Keeping talented Anglophone graduates in Quebec

McGill, provincial government enter into a partnership project to encourage Anglophone graduates to stay in Quebec.
(l to r): Louis Arsenault (McGill); Gerald Cutting (Townshippers’ Association); Iris Unger, (Youth Employment Services); Kathleen Weil (Minister responsible for Relations with English-Speaking Quebecers); Daniel Weinstock (McGill’s Institute for Health and Social Policy); and Caroline van Rossum (CIUSSS Estrie-CHUS). / Photo: Owen Egan

Kathleen Weil, the minister responsible for relations with English-speaking Quebecers, has announced an investment of $950,000 in a partnership project to encourage recent Anglophone graduates to stay in Quebec. At an announcement at McGill on Wednesday, Weil lamented that many of the graduates leaving Quebec are bilingual, which makes them attractive to employers elsewhere.

Through this agreement, McGill’s Institute for Health and Social Policy (IHSP) will spearhead two research projects: one investigating the drivers of the departure of English CEGEP students from Quebec, and the other developing linguistic profiles and competency tests for health care professionals.

Putting research findings into action, partners Youth Employment Services (YES) and the Townshippers Association will create targeted programs to help Anglophone Quebecers stay, network and grow businesses in Quebec.

“The Institute for Health and Social Policy is proud to contribute to this important initiative,” said Professor Daniel Weinstock, Director of the IHSP. “The information generated from our investigations will enable stakeholders to make informed decisions about the targeted actions required to address some of the factors contributing to the exodus of young people from Quebec, and to make smart investments towards these actions.”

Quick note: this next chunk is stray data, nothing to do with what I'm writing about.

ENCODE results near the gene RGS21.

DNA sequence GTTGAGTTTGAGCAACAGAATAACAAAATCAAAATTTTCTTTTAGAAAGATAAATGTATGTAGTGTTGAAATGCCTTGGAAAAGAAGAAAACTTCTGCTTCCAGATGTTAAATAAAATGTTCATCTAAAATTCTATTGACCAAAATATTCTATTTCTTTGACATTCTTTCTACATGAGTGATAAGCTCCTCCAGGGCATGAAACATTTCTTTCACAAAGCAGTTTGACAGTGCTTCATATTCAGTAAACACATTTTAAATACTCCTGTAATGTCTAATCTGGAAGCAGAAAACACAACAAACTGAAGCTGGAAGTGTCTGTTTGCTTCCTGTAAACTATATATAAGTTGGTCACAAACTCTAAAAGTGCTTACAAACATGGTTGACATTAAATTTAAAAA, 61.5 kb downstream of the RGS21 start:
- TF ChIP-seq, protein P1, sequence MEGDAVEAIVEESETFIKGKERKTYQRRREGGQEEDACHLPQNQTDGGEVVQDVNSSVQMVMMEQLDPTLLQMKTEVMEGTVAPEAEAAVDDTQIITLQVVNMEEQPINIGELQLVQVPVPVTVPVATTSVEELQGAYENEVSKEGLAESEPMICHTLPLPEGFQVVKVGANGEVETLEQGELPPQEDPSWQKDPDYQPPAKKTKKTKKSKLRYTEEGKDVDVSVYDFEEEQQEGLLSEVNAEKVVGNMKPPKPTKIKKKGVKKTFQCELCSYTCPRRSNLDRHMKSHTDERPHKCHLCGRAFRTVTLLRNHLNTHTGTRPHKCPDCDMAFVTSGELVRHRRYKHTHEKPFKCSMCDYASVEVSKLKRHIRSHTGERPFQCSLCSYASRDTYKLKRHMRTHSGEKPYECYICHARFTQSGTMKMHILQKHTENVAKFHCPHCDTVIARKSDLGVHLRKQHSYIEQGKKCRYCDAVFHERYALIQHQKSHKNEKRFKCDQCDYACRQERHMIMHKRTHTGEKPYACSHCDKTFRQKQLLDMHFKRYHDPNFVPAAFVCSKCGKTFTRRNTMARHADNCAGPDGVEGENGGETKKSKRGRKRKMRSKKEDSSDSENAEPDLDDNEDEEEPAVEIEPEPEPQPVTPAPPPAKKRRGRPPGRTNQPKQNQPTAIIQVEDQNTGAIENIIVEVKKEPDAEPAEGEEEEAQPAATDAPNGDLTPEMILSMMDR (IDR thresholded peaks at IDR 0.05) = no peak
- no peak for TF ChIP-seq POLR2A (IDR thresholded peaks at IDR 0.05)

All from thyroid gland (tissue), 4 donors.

Expanding upon work already conducted by John Abbott College in the past year on what motivates newly graduated Anglophones to leave Quebec, the IHSP will produce comparative data between English-speaking students and French-speaking students, between programs and between the regions of Quebec, to identify the factors influencing the graduate’s decisions.

With the new funding from the government of Quebec, and working together with McGill’s Training and Retention of Health Professionals Project, Dialogue McGill, the IHSP will also develop tools to break down language barriers in the way of proper access to health care services offered in Quebec.  These tools will consist mainly of language skill profiles pertaining to professional tasks in the health care sector. The profiles will identify the language skills necessary to provide adequate health care, and the level of skill required to carry them out.

In tandem, McGill and the IHSP will develop linguistic competency tests to evaluate the English competencies and training requirements of health care professionals. The goal is to make the profiles and tests available to the human resources departments of health institutions and health-training programs, as well as in English vocational centers, CEGEPS and Universities.

Comments on “Keeping talented Anglophone graduates in Quebec”

  • Paul Frazer

    This is a worthy initiative. In addition to determining why young English-speaking graduates leave Quebec it would be interesting to determine why (and how many) young French-speaking graduates depart. We may assume that the reasons are significantly different but that may not be the case. McGill has an important cohort of French-language students from throughout Quebec; although many will remain in the province after graduation it is important to gauge their aspirations as well. The findings may be a surprise and could assist the government in developing policies that take into consideration the hopes and aspirations of both groups.

  • Elizabeth Hirst

    One of the factors over which we have little control is that young graduates find partners from other provinces or countries, whose French is poor. I’m not sure what we can do about this, but perhaps we could look at a type of “partners’ program” that addresses options open to couples. Sometimes decisions to leave the province are based more on fears and misconceptions than reality.

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